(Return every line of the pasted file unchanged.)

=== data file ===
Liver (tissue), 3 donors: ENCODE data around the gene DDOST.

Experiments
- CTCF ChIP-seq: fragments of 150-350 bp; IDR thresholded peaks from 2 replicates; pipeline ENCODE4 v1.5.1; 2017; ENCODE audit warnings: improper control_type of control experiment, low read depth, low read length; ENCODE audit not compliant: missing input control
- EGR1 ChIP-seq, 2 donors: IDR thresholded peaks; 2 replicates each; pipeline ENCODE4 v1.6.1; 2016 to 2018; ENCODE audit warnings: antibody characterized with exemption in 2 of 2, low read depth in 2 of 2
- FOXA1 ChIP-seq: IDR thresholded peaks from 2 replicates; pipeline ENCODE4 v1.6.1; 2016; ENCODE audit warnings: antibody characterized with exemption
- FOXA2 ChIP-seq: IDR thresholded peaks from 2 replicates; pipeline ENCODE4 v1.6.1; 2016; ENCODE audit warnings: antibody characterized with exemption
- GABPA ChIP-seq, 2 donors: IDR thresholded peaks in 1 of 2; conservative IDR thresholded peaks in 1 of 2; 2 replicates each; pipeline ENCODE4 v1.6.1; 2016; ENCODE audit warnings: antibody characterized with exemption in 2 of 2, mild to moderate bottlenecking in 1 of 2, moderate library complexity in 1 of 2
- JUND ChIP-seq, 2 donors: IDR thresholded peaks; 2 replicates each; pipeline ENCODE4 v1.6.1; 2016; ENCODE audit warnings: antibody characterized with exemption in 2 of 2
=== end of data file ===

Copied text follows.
Liver (tissue), 3 donors: ENCODE data around the gene DDOST.

Experiments
- CTCF ChIP-seq: fragments of 150-350 bp; IDR thresholded peaks from 2 replicates; pipeline ENCODE4 v1.5.1; 2017; ENCODE audit warnings: improper control_type of control experiment, low read depth, low read length; ENCODE audit not compliant: missing input control
- EGR1 ChIP-seq, 2 donors: IDR thresholded peaks; 2 replicates each; pipeline ENCODE4 v1.6.1; 2016 to 2018; ENCODE audit warnings: antibody characterized with exemption in 2 of 2, low read depth in 2 of 2
- FOXA1 ChIP-seq: IDR thresholded peaks from 2 replicates; pipeline ENCODE4 v1.6.1; 2016; ENCODE audit warnings: antibody characterized with exemption
- FOXA2 ChIP-seq: IDR thresholded peaks from 2 replicates; pipeline ENCODE4 v1.6.1; 2016; ENCODE audit warnings: antibody characterized with exemption
- GABPA ChIP-seq, 2 donors: IDR thresholded peaks in 1 of 2; conservative IDR thresholded peaks in 1 of 2; 2 replicates each; pipeline ENCODE4 v1.6.1; 2016; ENCODE audit warnings: antibody characterized with exemption in 2 of 2, mild to moderate bottlenecking in 1 of 2, moderate library complexity in 1 of 2
- JUND ChIP-seq, 2 donors: IDR thresholded peaks; 2 replicates each; pipeline ENCODE4 v1.6.1; 2016; ENCODE audit warnings: antibody characterized with exemption in 2 of 2